Ulcerative Colitis is a type of a bowel disease in which the lining of the colon and rectum exhibits signs of persistent inflammation. The inner soft tissue develops minute pores constantly discharging mucous and pus resulting in frequent bowel movements and abdominal pain. The systemic functions of the organs are compromised causing discomfort and irritation. A healthy body is protected by a strong immune system preventing infections and discomfort. When Ulcerative Colitis occurs, the immune system’s role is altered. Intestinal debris, food and bacteria are mistaken by the body for invading substances resulting in ulcerations, pain and lingering inflammations.
Most individuals experiencing the disorder are often stricken with frequent fatigue spells, diarrhea, blood in the stool and abdominal pain. The urge to empty the bowel becomes more frequent and is typically followed by pain within the area of abdomen. If the disease is acquired during a young age, it may stunt the development and growth of the child. As the symptoms may go into remission for long periods of time, they are often dismissed as temporary discomfort and may be difficult for medical providers to recognize.
If the existence of Ulcerative Colitis is suspected, other conditions are ruled out first followed by a series of tests and procedures to ensure proper treatment. A blood test is typically the beginning step as it displays the presence of certain antibodies which may indicate the existence of the ailment. Stool samples may be also taken for analysis to confirm the verdict. A colonoscopy is a helpful tool to verify the presence of the disorder, and it typically includes obtaining samples of tissue taken from the colon for analytical study. In some cases, X-rays of the abdominal area may be recommended along with a CT scan to rule out any other medical conditions.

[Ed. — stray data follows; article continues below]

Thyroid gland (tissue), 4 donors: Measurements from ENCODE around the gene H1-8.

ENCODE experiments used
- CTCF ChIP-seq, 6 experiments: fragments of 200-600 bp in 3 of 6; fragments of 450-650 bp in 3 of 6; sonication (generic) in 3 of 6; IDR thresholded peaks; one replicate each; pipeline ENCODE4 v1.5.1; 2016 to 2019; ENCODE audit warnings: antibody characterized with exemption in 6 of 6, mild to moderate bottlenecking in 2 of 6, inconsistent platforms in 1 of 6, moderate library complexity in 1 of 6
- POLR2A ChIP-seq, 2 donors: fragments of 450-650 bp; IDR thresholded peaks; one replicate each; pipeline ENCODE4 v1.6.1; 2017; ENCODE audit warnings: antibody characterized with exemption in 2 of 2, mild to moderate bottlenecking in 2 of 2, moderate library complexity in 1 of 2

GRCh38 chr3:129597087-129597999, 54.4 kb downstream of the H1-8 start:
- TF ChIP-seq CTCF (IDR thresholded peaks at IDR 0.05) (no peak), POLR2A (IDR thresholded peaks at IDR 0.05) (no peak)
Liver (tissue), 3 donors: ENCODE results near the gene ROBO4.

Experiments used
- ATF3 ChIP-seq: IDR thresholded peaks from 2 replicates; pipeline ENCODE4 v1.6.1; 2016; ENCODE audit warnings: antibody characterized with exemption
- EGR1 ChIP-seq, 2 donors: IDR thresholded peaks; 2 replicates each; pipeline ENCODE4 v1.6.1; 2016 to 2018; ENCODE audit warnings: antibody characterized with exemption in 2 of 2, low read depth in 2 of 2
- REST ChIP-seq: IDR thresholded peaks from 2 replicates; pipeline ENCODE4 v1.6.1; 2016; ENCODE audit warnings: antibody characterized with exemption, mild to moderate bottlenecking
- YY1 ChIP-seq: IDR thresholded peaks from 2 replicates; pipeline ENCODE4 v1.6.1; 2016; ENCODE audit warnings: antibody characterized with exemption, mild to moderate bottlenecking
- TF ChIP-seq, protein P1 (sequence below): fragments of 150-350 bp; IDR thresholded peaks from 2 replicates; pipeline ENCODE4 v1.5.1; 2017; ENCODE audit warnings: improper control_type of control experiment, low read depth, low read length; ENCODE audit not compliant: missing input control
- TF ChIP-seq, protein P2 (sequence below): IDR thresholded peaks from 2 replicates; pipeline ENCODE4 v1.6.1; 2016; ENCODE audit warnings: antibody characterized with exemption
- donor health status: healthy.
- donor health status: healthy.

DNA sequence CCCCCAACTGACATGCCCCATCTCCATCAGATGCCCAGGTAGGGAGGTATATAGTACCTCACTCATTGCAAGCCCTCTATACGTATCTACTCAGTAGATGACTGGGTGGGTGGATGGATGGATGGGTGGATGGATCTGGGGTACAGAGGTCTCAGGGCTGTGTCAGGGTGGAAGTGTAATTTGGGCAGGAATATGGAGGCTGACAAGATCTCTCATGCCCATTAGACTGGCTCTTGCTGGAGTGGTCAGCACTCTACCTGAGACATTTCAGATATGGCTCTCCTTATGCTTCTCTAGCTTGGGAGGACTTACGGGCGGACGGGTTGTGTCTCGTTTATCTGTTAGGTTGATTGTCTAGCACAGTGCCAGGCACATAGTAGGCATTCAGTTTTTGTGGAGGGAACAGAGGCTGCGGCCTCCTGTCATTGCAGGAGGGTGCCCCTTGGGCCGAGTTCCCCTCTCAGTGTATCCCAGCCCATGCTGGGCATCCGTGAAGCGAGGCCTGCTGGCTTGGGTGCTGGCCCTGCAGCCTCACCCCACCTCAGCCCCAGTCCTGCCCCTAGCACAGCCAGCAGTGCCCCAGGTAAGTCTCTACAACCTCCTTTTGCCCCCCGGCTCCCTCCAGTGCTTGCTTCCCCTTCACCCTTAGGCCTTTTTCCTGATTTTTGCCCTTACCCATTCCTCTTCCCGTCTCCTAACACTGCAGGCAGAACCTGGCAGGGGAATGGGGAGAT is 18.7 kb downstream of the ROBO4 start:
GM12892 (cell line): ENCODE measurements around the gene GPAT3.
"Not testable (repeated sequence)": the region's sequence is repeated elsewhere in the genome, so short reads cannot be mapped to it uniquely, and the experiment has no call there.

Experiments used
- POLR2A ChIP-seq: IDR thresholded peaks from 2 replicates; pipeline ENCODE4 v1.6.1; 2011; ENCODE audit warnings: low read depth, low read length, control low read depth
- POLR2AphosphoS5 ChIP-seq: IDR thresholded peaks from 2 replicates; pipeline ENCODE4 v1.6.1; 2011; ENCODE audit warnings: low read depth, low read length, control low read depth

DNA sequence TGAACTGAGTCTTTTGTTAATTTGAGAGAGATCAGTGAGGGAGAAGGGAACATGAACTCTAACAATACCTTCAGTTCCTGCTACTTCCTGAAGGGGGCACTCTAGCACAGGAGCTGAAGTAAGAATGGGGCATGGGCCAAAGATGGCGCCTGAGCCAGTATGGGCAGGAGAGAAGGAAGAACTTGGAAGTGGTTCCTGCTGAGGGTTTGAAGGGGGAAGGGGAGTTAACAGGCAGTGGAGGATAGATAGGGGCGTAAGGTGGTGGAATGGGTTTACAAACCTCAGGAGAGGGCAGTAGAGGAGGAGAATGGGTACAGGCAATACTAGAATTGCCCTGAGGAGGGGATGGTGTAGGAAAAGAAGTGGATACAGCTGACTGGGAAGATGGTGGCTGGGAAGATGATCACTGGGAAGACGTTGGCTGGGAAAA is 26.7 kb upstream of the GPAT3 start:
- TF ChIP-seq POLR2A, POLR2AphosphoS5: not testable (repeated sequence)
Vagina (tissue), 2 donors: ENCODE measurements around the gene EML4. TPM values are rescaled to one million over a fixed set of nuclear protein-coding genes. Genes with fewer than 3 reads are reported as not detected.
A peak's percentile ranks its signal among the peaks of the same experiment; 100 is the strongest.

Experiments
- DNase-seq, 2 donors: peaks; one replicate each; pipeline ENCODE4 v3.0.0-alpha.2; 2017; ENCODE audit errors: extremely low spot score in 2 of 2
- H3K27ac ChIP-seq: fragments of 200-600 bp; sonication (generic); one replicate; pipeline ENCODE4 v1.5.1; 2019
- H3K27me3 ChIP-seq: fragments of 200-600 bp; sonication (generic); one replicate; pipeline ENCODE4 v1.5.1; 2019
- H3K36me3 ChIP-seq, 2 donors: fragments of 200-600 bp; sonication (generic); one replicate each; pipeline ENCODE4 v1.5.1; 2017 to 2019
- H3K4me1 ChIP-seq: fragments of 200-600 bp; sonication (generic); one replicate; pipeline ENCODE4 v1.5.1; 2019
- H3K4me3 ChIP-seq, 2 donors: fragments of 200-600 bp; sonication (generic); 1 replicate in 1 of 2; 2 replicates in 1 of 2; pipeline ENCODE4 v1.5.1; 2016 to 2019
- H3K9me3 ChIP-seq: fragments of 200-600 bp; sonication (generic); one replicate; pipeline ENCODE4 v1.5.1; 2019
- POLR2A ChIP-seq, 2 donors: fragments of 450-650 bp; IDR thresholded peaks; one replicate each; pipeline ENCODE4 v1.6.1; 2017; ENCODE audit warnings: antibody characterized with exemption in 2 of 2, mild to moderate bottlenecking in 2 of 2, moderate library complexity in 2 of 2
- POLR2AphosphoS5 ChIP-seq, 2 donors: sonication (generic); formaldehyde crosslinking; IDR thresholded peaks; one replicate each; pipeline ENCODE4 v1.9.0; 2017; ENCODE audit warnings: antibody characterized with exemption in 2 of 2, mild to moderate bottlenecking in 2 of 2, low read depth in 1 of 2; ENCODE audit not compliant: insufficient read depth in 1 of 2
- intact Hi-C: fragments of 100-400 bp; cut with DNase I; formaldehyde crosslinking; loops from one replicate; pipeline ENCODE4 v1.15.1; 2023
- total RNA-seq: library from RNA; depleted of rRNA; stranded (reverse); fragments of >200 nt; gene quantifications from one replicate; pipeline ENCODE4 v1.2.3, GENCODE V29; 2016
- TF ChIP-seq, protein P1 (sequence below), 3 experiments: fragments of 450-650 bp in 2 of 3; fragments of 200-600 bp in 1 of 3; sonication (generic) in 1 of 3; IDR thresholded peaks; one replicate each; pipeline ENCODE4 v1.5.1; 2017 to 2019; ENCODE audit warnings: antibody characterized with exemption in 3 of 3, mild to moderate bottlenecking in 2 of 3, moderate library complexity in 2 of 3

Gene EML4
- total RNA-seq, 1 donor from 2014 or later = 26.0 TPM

Who is Affected
There is no-known cause for this condition, and no clear pattern of inheritance has been determined. However, the disease has been linked to many genetic predispositions. Studies show that the environment may also play a role in obtaining Ulcerative Colitis in addition to other factors such as a weakened immune system.
Ulcerative Colitis can affect individuals at any age, but it is typically diagnosed around 30 years of age, and it manifests itself in men and women equally. Over 700,000 patients in America are treated annually for this type of ailment. Present research demonstrates that white individuals with European heritage are more likely to be affected, especially those with Jewish origins.
Because the disorder only affects the lining of the colon and anal area, it can be successfully treated by various methods of therapy, including traditional medicine and holistic remedies. Anti-inflammatory drugs may be prescribed to reduce the symptoms, strengthen the immune system and force the illness into long-lasting remission. Complimentary therapies may be recommended along with traditional treatment to accelerate the process. These may include consumption of fish oil, aloe vera, tumeric, probiotics and sessions of acupuncture. Presently, there is no-known cure, but in many cases, the above methods provide substantial relief in discomfort.